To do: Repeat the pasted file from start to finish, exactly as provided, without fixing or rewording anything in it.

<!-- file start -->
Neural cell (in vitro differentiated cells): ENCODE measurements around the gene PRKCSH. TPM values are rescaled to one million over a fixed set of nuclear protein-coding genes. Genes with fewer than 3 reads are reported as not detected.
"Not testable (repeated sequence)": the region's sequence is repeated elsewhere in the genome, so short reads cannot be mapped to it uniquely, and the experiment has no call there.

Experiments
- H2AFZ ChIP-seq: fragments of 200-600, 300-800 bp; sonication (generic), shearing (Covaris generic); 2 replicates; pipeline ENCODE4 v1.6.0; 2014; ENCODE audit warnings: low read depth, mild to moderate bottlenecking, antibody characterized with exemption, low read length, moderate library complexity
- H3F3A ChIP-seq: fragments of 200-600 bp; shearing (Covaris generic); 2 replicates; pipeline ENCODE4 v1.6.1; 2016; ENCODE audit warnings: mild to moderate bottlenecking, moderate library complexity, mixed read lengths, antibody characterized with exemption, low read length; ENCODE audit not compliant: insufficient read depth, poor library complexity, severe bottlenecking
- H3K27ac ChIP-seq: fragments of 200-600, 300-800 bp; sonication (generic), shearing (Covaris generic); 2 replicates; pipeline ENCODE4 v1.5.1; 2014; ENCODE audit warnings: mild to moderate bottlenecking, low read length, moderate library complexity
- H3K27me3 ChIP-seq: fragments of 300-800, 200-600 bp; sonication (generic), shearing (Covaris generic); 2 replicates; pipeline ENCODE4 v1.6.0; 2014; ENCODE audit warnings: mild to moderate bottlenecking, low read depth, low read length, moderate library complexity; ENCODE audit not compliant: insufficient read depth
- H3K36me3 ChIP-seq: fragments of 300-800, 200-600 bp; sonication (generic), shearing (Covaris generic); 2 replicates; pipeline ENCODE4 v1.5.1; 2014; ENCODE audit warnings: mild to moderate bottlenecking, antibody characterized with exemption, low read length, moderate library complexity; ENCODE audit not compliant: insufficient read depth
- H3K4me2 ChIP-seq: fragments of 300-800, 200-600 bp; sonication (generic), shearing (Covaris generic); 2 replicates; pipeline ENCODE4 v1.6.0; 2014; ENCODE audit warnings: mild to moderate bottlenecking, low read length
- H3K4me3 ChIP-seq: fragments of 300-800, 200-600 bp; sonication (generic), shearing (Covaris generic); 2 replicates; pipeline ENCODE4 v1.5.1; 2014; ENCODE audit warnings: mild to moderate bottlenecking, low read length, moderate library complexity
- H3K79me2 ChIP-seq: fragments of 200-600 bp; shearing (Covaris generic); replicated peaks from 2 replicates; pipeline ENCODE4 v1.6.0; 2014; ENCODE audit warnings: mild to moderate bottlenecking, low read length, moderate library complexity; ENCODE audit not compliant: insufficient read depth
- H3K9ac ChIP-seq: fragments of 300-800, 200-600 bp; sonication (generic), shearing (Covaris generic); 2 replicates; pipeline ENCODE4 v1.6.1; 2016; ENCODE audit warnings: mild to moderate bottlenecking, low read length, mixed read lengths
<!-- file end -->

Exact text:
Neural cell (in vitro differentiated cells): ENCODE measurements around the gene PRKCSH. TPM values are rescaled to one million over a fixed set of nuclear protein-coding genes. Genes with fewer than 3 reads are reported as not detected.
"Not testable (repeated sequence)": the region's sequence is repeated elsewhere in the genome, so short reads cannot be mapped to it uniquely, and the experiment has no call there.

Experiments
- H2AFZ ChIP-seq: fragments of 200-600, 300-800 bp; sonication (generic), shearing (Covaris generic); 2 replicates; pipeline ENCODE4 v1.6.0; 2014; ENCODE audit warnings: low read depth, mild to moderate bottlenecking, antibody characterized with exemption, low read length, moderate library complexity
- H3F3A ChIP-seq: fragments of 200-600 bp; shearing (Covaris generic); 2 replicates; pipeline ENCODE4 v1.6.1; 2016; ENCODE audit warnings: mild to moderate bottlenecking, moderate library complexity, mixed read lengths, antibody characterized with exemption, low read length; ENCODE audit not compliant: insufficient read depth, poor library complexity, severe bottlenecking
- H3K27ac ChIP-seq: fragments of 200-600, 300-800 bp; sonication (generic), shearing (Covaris generic); 2 replicates; pipeline ENCODE4 v1.5.1; 2014; ENCODE audit warnings: mild to moderate bottlenecking, low read length, moderate library complexity
- H3K27me3 ChIP-seq: fragments of 300-800, 200-600 bp; sonication (generic), shearing (Covaris generic); 2 replicates; pipeline ENCODE4 v1.6.0; 2014; ENCODE audit warnings: mild to moderate bottlenecking, low read depth, low read length, moderate library complexity; ENCODE audit not compliant: insufficient read depth
- H3K36me3 ChIP-seq: fragments of 300-800, 200-600 bp; sonication (generic), shearing (Covaris generic); 2 replicates; pipeline ENCODE4 v1.5.1; 2014; ENCODE audit warnings: mild to moderate bottlenecking, antibody characterized with exemption, low read length, moderate library complexity; ENCODE audit not compliant: insufficient read depth
- H3K4me2 ChIP-seq: fragments of 300-800, 200-600 bp; sonication (generic), shearing (Covaris generic); 2 replicates; pipeline ENCODE4 v1.6.0; 2014; ENCODE audit warnings: mild to moderate bottlenecking, low read length
- H3K4me3 ChIP-seq: fragments of 300-800, 200-600 bp; sonication (generic), shearing (Covaris generic); 2 replicates; pipeline ENCODE4 v1.5.1; 2014; ENCODE audit warnings: mild to moderate bottlenecking, low read length, moderate library complexity
- H3K79me2 ChIP-seq: fragments of 200-600 bp; shearing (Covaris generic); replicated peaks from 2 replicates; pipeline ENCODE4 v1.6.0; 2014; ENCODE audit warnings: mild to moderate bottlenecking, low read length, moderate library complexity; ENCODE audit not compliant: insufficient read depth
- H3K9ac ChIP-seq: fragments of 300-800, 200-600 bp; sonication (generic), shearing (Covaris generic); 2 replicates; pipeline ENCODE4 v1.6.1; 2016; ENCODE audit warnings: mild to moderate bottlenecking, low read length, mixed read lengths